October 25, 2013
Unlikely to bolster ratings are the continuing travails of Mr Molesley, a Pooter-esque sad sack who could talk the hind leg off any number of comedy lit windbags by whom his character was inspired. Though to the untrained eye, the only discernible difference between a butler and a footman is the application of snooker referee gloves, Molesley took Carson’s offer that he step into Alfred’s shoes as a great insult. Never mind, he’ll bounce back.
Speaking of bouncing back, series one’s Evelyn Napier has returned to the Abbey to have another crack of Mary’s whip after “the whole ghastly business” with that “splendid chap” she married. Mary’s fan club really is shameless; another week, another potential beau. Just make us all happy Mary, be a dear and take Branson to bed before he emigrates. This ship can't afford to lose any more of its rats.
The premiere episode of the fourth season of The Walking Dead was a very entertaining, solid piece of television. It wasn't perfect, and it wasn't as exciting as, say, the third season's debut episode, but it may have been one of the more competent episodes in the show's run. The relationship stuff worked better than usual, the special effects were as outstanding as ever, and there were some clever choices made in both the set-up and the execution of the It's Raining Men action sequence in the Big Spot store. It would be a pretty tough feat to top that episode so early in the season, and yet, the second episode of the fourth season does exactly that.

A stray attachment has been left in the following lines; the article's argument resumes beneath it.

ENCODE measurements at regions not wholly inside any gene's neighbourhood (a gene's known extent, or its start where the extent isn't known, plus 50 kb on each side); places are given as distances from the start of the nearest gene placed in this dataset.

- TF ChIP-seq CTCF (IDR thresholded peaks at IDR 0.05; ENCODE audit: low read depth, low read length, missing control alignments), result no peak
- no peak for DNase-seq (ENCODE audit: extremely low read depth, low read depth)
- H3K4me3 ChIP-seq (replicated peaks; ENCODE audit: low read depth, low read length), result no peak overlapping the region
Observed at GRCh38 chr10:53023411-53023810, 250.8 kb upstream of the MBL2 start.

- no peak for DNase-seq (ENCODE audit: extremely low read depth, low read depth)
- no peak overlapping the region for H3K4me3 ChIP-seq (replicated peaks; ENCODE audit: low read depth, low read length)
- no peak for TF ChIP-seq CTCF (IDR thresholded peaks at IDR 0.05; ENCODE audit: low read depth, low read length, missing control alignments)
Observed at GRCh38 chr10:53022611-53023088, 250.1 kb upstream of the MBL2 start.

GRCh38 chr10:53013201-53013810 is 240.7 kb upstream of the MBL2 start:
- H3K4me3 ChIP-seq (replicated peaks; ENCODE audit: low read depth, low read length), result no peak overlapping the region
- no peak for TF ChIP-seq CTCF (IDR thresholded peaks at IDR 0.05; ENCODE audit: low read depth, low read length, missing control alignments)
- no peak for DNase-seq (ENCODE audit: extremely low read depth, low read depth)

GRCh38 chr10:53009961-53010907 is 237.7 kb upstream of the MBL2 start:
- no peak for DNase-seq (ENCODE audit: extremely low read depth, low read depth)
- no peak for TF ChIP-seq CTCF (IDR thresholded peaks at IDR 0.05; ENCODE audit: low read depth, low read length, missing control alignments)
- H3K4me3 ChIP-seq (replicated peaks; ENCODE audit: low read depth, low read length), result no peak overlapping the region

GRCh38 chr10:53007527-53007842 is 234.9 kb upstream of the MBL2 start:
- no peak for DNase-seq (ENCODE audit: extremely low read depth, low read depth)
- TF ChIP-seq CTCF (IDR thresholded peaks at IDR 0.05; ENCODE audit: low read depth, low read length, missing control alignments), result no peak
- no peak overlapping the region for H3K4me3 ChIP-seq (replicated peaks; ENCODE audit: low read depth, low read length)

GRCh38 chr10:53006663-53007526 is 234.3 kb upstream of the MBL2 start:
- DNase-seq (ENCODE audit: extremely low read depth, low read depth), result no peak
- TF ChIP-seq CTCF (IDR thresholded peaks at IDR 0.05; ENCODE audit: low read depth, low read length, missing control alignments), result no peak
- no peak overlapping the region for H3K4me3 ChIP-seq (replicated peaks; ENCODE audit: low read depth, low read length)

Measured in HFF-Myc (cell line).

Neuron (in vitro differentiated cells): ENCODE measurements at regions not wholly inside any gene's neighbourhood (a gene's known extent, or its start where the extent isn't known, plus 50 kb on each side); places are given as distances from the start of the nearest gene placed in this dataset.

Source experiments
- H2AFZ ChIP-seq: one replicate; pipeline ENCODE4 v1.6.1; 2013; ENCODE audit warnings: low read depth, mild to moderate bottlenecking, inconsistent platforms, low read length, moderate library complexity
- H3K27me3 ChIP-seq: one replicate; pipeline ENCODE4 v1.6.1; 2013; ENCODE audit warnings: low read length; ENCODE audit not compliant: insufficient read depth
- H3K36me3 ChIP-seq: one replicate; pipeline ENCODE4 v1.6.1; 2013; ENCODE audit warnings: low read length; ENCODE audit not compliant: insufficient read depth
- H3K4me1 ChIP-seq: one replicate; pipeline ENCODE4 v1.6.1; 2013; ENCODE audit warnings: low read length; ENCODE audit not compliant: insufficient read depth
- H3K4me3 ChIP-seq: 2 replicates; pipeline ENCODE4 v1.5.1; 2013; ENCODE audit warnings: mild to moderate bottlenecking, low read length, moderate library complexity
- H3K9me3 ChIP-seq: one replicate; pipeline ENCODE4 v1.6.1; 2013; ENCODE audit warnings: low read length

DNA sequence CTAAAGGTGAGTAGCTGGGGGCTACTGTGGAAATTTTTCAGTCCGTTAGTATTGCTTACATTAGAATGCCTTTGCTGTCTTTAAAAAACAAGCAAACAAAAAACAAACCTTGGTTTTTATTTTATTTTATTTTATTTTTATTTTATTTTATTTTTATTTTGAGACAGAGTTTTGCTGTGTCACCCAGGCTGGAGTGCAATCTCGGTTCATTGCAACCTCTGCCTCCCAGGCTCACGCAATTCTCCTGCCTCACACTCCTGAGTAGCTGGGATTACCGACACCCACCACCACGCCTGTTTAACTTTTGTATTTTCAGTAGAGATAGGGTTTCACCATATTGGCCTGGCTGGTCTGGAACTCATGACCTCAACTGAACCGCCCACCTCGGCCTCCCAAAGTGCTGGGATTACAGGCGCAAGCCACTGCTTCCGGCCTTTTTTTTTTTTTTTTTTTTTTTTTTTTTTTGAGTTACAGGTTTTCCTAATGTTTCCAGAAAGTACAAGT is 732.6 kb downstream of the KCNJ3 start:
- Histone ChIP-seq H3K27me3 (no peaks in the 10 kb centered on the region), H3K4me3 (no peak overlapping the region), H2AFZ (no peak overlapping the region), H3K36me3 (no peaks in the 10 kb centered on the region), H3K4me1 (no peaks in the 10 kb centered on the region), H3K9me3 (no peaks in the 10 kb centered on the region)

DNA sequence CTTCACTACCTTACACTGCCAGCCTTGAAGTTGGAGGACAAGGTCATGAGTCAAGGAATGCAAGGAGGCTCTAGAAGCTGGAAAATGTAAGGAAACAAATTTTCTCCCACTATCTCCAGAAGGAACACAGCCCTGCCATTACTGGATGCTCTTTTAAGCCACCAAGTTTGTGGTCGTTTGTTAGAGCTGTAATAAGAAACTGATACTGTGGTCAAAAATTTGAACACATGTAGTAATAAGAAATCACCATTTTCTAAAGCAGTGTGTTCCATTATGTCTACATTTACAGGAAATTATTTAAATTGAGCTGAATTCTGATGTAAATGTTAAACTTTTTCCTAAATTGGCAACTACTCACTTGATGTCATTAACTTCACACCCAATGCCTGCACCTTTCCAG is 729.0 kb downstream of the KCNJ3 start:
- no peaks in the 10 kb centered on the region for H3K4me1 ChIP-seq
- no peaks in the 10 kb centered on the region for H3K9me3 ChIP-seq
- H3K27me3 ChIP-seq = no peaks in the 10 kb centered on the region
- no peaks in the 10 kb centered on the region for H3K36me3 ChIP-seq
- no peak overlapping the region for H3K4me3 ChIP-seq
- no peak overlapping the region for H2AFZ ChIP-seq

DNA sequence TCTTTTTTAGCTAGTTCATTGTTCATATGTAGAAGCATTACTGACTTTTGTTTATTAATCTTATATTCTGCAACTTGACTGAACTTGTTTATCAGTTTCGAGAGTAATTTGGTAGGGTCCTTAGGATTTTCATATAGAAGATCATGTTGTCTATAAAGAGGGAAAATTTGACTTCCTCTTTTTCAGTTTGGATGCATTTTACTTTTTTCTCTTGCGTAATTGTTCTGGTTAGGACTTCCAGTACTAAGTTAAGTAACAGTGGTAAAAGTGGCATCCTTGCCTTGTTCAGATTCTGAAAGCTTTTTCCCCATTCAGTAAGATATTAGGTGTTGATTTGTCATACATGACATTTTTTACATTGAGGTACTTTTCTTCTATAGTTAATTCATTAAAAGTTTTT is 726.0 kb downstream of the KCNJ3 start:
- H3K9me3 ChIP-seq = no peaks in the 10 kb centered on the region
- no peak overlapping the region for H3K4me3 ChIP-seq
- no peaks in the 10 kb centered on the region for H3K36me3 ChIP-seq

One of the better aspects of this week was the relationship between the characters. There were some good moments of contrast; early on the show emphasizes Tyreese and Karen's relationship, then in short time we see Glenn and Maggie together, and then finally we close that sequence with Rick, Carl, and Michonne (there's a very amusing family dynamic there that's probably a nod to the multitude of Rick and Michonne shipper-fuel moments over the past two seasons). The character relationships have been one of the show's weaknesses over time, but Angela Kang is one of the writers that does a better job of that sort of thing, and it really shines through in this week's episode. The quieter moments work very well between the characters, Tyreese and Karen feel like a real couple, and it's a credit to Kang that she's able to really bring those emotions to the forefront (while still working in some great action sequences and some clever ideas for Rick and the gang to execute).